To serve, dust the top with some icing sugar and garnish with the reserved berries. Spoon out into dessert bowls and pass the cream!

Friday 27 July 2012

Jam Filled Scones & the Perfect Cup of Tea

I was recently contacted by The York Coffee Emporium and asked if I would like to try out some teas and coffees. I said yes of course . . . I know, I am a Latter Day Saint . . . and we do not drink tea and coffee for health reasons, but that does not preclude me from using it to cook with . . . nor does it preclude me from drinking caffiene free options. I agreed try out some of their teas, but refused coffees.

About the company: (from their site)

The York Coffee Emporium are committed to providing you with the perfect cup. Their coffee is roasted daily in small batches at their artisan roastery in York and their speciality loose leaf teas are selected from the best estates from around the world to suit all manner of tastes.

Each of their distinctive coffees comes with a recommended brew guide and strength indicator, to help you choose the right coffee for your enjoyment. Their coffees are ethically sourced from green coffee buyers who are committed to excellent coffee, excellent standards and paying their farmers an excellent price. They source, roast, blend and pack the coffee ourselves, to ensure that the coffee makes as few journeys as possible once it has left the farm.

York Coffee Emporium is also a UK distributor for Metropolitan Tea, a large Canadian Tea merchant with direct trade links to tea producing areas. (Go Canada!)

I was sent three different varieties of tea to try out along with a nifty packet of 100 t-sac tea filters. (Note, I did not try out the tea filters as I don't have a full sized teapot. I only have a nifty two cup one, which has it's own built in infuser.)

Their luxury teas are sourced from the Metropolitan Tea Company, whose passion is to provide the finest loose tea, premium tea and accessories the world has to offer. The company stocks a large and varied selection of superb loose leaf tea, including Black and Oolong, Green and White, Fruit and herbal Infusions, Flavoured Tea or Wellness Teas. Most of their teas contain either Fair Trade or Ethical Tea partnership accredited tea.

Ethical Tea Partnership(ETP) - monitor and regulate the living and working conditions on tea estates around the world. Teas showing this sign contain either 50% or 98% ETP content.

Fair Trade (FT) - Promotes increased standards of living for labourers in developing countries. Teas showing this sign contain at least 50% FT content.

Note: I invited a tea-drinking non-mormon neighbour around to help me test these teas out. She didn't want her picture taken, but I will give you her honest opinion, plus my own of that which I tried.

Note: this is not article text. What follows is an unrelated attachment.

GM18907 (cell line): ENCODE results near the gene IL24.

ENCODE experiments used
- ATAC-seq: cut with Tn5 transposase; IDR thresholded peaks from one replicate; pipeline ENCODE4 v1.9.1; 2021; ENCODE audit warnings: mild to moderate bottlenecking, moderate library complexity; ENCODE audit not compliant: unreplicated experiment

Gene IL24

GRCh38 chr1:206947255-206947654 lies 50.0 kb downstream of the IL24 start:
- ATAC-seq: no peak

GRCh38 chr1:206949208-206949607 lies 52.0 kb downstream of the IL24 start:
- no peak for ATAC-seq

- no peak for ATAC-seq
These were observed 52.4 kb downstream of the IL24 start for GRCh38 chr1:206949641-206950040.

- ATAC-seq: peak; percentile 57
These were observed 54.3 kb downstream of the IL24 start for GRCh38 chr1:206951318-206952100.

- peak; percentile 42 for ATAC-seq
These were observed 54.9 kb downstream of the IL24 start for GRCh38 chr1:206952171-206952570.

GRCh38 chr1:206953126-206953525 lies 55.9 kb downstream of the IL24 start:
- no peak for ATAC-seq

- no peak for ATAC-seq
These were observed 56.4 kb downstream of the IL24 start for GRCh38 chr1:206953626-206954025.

The first tea was the

Yorkshire Harrogate Breakfast Tea (ETP 98% FT 50%)

(I want to apologize ahead of time today for the quality of the pictures . . . my camera seems to be packing in. I've had it for about 5 years now and it's been used every day, so I think it may be time to buy a new one. Sigh . . . )

Said to be a traditional Yorkshire blend of China, Kenya and Indian Tea, and proposed to be a bright and full breakfast tea.

Although it was not first thing in the day Brenda thought that this was a full bodied tea, with a rich flavour that she thought would be the perfect morning cuppa.

Tea Grade: Yumman - Flowery Tippy Orange Pekoe; Kiambu - Broken Pekoe1; Assam - Broken Orange Pekoe

It's all Greek to me, but if Brenda liked it, then that's good enough for me!

The Second Tea was

Rhubarb and Cream (98%ETP)

Said to have an exquisite flavour reminiscent of fresh rhubarb pie. This tea contains luxury black tea, Safflower + Sunflower petals, Jasmine Petals, Blackberry + Lime Leaves and Natural Flavours.

I confess I did taste this one myself, thinking it was an herbal infusion, without knowing that there was black tea in the mix. I thought it was delicious though, with a definite rhubarb flavour that was quite pleasant, and truly not much unlike that of a Rhubarb Pie!! (Except a lot easier on the waistline!) It was almost sweet and most definitely creamy! Refreshing even! I liked! Brenda liked!

Tea Grade: Orange Pekoe

The final tea was

Raspberry Leaf

This was a caffeine free tea, said to known to be a great drink during pregnancy, in particular esing discomfort during childbirth! (Who knew!) Archaeologosts discovered evidence that this health benefit was first taken advantage of by native American Indians. Infusions of raspberry leaf tea have also been used for health benefits ranging from the soothing of throat infections to easing leg cramps. Raspberry leaf contains high quantities of Vitamins A, B Comples, C, and E, as well as many essential minerals.

We both found this to be a very robust and full bodied tea, much similar in flavour to traditional black tea. It looked like dried herbs and sticks actually . . . kind of like reeboos tea. Brenda said that she would have a difficult time telling the difference between this tea and her regular cuppa. This would make a great caffeine alternative to regular tea in our opinion, especially if you are looking for a caffeine free choice.

Our Todd has not been feeling well . . . with a sore throat actually. I think I'm going to brew him some of this when he gets up. It might be just the ticket!

Many thanks to Ben and York Coffee Emporium for sending me this lovely mix of teas!

 Jam Filled Scones

Now, you don't think I'd have someone over for tea and not offer them some sustenance along with their cuppa do you??? Of course not!! I baked some Jam Filled Scones!

 Jam Filled Scones

These scones are lovely. They can be a bit fiddly to make and they seldom stay together when they are baking . . .

 Jam Filled Scones